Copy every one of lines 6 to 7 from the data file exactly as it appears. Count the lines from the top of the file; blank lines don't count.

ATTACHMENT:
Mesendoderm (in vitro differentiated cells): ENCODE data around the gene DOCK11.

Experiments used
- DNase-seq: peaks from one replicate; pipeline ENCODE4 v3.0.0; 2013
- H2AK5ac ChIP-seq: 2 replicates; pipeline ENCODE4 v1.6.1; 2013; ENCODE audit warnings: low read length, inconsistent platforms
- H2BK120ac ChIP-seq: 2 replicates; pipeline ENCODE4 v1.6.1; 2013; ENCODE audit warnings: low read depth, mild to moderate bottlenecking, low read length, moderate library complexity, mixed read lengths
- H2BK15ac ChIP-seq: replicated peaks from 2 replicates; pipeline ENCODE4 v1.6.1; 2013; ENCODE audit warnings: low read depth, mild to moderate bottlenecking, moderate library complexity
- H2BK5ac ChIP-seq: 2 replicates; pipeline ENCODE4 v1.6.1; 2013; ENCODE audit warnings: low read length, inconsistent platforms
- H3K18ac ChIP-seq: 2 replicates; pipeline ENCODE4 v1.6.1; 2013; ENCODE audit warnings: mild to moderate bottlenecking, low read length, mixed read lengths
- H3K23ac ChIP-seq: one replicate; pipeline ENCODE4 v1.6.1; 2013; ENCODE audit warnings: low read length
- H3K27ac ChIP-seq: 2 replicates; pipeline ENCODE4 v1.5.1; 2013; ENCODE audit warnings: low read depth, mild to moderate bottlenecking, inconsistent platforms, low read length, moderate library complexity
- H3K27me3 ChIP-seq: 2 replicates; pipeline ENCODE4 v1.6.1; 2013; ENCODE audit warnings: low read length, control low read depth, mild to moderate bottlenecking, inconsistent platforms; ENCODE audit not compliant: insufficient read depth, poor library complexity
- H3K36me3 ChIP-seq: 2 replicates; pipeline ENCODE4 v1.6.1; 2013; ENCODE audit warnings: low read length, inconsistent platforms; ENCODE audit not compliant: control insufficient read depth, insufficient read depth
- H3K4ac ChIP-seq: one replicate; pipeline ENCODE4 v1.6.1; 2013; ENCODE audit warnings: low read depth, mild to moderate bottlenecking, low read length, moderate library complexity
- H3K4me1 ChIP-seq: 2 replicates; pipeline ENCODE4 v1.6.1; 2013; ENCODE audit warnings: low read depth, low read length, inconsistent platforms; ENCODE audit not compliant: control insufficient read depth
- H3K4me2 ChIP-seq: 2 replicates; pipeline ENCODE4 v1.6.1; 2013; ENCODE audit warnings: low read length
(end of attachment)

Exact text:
- H2BK15ac ChIP-seq: replicated peaks from 2 replicates; pipeline ENCODE4 v1.6.1; 2013; ENCODE audit warnings: low read depth, mild to moderate bottlenecking, moderate library complexity
- H2BK5ac ChIP-seq: 2 replicates; pipeline ENCODE4 v1.6.1; 2013; ENCODE audit warnings: low read length, inconsistent platforms